Things to do in Maui
As the second largest island in Hawaii, there are plenty of things to do in Maui. The Road to Hana is every tourist’s go-to for what to do in Maui, but it’s worth the ride. The scenic highway winds around waterfalls and rainforest for the 55 mile stretch around the island’s beautiful northern coastline. Arrive at Kaihalulu, Maui’s famous red-sand beach with turquoise water to boot. Ho'okipa Beach is ideal for surfers or surf-watchers alike. Stop by on the road to Hana to see the scene or catch some great waves yourself. Head to Haleakala National Park to climb to the summit of the world’s largest dormant volcano and watch the sunrise. Bring a jacket, the high elevation can be chilly in the early hours. Iao Valley State Park has great hiking trails, choose your route according to the level of difficulty. Scope out Wailea Beach, on Maui’s southern shore. It has cabanas and chaise lounges (sometimes just for resort guests) but also has the perfect white sand and sunsets worth whiling away the afternoon.
With the aim of education and protection of marine life, the Pacific Whale Foundation's staff of marine biologists offer whale watches, snorkeling trips to Molokini crater, dolphin encounter trips, and sunset cruises.
The massive lava-rock structure is the largest ancient place of worship in Polynesia.
With three courses designed by two of the world's most renowned golf course designers (Robert Trent Jones, Jr. and Arthur Jack Snyder), Wailea Golf Course is highly regarded.
Since 1916, the Komoda family has taken the flavors of Upcountry Maui — like guava and coconut — and rolled them into handmade pastries.
Pro windsurfer Alan Cadiz founded HST in 1985, and as the name suggests, it specializes in teaching windsurfing and kitesurfing, along with paddleboarding. The the school's five-level windsurfing program is taught one-on-one or in small classes, with two to three students per instructor.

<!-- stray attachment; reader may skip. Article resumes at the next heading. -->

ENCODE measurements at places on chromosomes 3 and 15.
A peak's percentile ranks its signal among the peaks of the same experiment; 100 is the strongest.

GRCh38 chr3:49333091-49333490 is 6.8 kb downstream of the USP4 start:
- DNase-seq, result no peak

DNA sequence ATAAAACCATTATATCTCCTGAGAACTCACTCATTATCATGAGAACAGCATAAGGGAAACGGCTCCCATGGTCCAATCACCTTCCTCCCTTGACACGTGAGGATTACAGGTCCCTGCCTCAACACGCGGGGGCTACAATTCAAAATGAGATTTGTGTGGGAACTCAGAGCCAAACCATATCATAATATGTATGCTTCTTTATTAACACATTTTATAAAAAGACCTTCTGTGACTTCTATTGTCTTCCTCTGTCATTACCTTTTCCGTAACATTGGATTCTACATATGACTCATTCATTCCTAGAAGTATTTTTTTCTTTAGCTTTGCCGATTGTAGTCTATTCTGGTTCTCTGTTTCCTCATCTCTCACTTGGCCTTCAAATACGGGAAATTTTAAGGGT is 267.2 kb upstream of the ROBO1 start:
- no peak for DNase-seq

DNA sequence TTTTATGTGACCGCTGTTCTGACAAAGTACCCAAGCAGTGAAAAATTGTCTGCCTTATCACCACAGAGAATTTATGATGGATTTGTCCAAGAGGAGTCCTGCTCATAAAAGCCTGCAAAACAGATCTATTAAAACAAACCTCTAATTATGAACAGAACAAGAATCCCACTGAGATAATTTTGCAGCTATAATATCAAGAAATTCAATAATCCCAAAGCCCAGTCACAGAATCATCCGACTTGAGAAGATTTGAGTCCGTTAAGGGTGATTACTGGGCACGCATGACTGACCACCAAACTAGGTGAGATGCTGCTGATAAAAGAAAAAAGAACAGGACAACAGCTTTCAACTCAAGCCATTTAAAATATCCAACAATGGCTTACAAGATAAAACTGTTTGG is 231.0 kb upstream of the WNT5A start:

Established in 1910, the Hasegawa General Store, a sundry shop, is one of the oldest family-owned businesses in Maui. The small store has survived both a fire and the never-ending challenge of transporting supplies on the winding road to Hana.
At a bright green, wooden roadside stand outside the small former-missionary village of Kahakuloa, family members sell Julia's banana bread, a famously moist treat made daily from organic local bananas.
This venue is closed.
From a look at the records available in the old prison, Hale Paahao (“stuck-in-irons house”), built by King Kamehameha III to detain unruly sailors who refused to return to their ships by sundown, it’s easy to see which group prevailed more often than not.
Women’s clothing designer Tamara Catz moved to Maui with her husband, surfing champion Francisco Goya, and began designing her own lines in 2000. After success selling to department stores and boutiques, Catz opened her first shop in Paia in 2005.
The mission of this gear store goes beyond selling masks, fins, and suits to ocean explorers; Snorkel Bob also takes an active role in reef conservation, including the nonprofit Snorkel Bob Foundation.
This West Maui shooting range hosts open shooting times, as well as competitions, safety classes, and role-playing shooting games. Shooting in the IPSC competition format started in the Western US in the mid 20th-century.
Simmer Sails, located in Paia in northern Maui, has been producing windsurfing gear for over 25 years; the equipment is tested at Ho'okipa beach and is internationally renowned.